In the western United States, wildfires are burning hotter and more intensely than ever because of climate change, and the situation is made worse by the explosion of development in fire-prone areas and past firefighting decisions. Seven of the most destructive wildfires in California history have occurred just in the past 10 months.
Fires have forced thousands to evacuate and destroyed hundreds of homes. Scientists say they're even creating their own weather systems, making winds more erratic and the conditions too dangerous for firefighters to even try to protect homes. These are called megafires and they are becoming more and more common. The fires are fueled by ongoing drought, extremely low humidity and temperatures running well above 100 for long stretches.
In the past couple of decades, there has been an explosion of development in high-fire-risk areas. There's a term for this in the firefighting world: the WUI, pronounced "wooey," short for wildland urban interface. In states such as California, Arizona and Washington, cabins, vacation homes and increasingly whole towns and even cities are spreading into forests and wildlands. There are no signs of this trend of building in the WUI slowing down, even as climate change is predicted to bring longer and hotter fire seasons.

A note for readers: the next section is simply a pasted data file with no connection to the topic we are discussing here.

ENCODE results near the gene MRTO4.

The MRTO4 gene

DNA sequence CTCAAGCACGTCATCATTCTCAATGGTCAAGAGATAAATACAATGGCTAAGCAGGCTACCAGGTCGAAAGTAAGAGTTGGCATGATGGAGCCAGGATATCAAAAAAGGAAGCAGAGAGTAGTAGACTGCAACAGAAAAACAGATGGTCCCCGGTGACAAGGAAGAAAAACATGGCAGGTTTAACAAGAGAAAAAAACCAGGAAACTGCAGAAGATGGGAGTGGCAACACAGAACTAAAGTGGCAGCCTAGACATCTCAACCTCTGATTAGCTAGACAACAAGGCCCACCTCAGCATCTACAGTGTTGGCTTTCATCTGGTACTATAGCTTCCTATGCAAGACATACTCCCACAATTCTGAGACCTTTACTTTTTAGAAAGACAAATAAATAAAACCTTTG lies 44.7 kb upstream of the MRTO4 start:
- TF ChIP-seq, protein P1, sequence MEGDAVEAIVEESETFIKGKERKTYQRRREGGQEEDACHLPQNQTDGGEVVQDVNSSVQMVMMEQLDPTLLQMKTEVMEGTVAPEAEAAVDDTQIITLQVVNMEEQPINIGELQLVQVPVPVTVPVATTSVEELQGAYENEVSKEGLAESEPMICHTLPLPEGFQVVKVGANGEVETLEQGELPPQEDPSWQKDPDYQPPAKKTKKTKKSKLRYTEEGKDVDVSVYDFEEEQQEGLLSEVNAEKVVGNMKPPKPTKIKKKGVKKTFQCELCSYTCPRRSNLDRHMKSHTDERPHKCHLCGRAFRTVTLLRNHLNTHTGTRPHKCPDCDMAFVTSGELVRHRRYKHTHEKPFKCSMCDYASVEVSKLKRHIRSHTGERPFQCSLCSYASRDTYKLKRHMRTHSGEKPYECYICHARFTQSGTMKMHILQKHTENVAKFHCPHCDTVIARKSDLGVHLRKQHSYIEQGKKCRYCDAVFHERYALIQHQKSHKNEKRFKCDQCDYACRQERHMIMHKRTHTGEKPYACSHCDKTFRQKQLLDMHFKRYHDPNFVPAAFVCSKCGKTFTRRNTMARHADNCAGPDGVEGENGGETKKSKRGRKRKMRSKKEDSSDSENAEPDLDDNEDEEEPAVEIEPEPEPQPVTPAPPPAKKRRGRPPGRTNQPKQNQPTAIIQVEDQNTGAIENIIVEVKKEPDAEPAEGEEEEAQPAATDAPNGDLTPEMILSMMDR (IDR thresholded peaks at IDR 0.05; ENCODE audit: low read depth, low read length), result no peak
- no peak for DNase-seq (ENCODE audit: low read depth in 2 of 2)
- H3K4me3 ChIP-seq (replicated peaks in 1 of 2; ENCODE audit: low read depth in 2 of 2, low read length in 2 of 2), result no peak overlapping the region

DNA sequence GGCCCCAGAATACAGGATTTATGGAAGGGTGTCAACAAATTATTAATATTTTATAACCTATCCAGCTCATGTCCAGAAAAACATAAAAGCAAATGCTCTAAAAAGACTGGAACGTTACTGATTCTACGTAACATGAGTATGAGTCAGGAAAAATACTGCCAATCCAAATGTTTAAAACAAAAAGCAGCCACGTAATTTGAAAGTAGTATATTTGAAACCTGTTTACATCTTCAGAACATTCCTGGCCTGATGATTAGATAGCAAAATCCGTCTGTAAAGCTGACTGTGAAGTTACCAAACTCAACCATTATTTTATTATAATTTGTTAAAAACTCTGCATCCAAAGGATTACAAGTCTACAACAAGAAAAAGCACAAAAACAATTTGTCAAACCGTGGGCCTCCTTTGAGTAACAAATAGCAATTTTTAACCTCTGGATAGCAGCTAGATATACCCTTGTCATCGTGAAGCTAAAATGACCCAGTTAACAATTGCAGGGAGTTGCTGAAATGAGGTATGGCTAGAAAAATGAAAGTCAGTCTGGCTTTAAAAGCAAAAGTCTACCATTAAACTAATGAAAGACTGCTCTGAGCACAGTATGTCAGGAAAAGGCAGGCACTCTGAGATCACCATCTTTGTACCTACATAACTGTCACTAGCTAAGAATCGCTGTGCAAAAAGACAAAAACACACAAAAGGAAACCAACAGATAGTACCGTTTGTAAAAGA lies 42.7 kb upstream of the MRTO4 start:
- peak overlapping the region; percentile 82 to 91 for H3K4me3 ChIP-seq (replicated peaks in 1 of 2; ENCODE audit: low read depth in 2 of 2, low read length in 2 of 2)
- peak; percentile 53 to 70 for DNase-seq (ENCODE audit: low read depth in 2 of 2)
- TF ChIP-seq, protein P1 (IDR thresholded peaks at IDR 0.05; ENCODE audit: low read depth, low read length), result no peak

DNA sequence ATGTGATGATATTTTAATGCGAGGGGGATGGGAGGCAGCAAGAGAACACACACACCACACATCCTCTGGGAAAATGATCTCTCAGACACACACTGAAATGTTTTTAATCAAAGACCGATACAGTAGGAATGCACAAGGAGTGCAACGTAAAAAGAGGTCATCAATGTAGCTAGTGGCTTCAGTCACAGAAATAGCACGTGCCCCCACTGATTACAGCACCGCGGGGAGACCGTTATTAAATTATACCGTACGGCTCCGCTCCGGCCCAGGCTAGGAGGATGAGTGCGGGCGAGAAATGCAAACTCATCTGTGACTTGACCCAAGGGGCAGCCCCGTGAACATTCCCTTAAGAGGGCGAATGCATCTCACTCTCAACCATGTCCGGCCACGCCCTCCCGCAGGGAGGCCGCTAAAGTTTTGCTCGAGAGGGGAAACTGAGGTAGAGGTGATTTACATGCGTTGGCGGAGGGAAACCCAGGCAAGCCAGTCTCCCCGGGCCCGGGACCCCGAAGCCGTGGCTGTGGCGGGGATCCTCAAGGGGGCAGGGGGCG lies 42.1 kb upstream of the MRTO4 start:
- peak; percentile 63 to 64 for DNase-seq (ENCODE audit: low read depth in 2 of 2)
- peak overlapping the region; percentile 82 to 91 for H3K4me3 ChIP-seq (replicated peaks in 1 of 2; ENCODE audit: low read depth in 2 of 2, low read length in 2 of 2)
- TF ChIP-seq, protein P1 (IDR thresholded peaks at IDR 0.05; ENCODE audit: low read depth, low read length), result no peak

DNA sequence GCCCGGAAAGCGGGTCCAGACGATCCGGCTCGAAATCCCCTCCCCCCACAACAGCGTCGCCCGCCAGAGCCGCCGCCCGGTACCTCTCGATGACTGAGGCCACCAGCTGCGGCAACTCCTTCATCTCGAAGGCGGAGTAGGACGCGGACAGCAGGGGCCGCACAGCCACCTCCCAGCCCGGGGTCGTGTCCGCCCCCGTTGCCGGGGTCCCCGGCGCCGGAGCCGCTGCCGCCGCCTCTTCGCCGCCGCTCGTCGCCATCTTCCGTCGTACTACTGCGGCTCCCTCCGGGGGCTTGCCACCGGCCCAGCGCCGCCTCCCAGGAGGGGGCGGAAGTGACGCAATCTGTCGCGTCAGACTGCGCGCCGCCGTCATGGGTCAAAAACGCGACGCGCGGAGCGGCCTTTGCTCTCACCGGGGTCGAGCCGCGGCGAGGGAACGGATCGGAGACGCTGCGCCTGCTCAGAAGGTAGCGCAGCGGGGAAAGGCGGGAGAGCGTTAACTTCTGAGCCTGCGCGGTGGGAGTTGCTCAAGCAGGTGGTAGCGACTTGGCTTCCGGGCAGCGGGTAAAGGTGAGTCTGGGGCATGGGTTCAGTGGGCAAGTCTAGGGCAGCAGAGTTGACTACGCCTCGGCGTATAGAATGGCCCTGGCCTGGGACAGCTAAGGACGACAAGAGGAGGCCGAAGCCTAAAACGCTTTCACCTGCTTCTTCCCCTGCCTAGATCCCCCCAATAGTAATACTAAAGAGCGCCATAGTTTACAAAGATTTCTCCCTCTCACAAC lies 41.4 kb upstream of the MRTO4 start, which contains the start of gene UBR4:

The number of homes burned from each bad fire to the next has gone up, sometimes in alarming fashion. Last year, seven wildfires in Northern California's wine country destroyed more than 8,800 homes, a record in California. Several of these blazes started as wildland fires and burned into established urban areas because of the dangerous conditions before anyone could even try to contain them.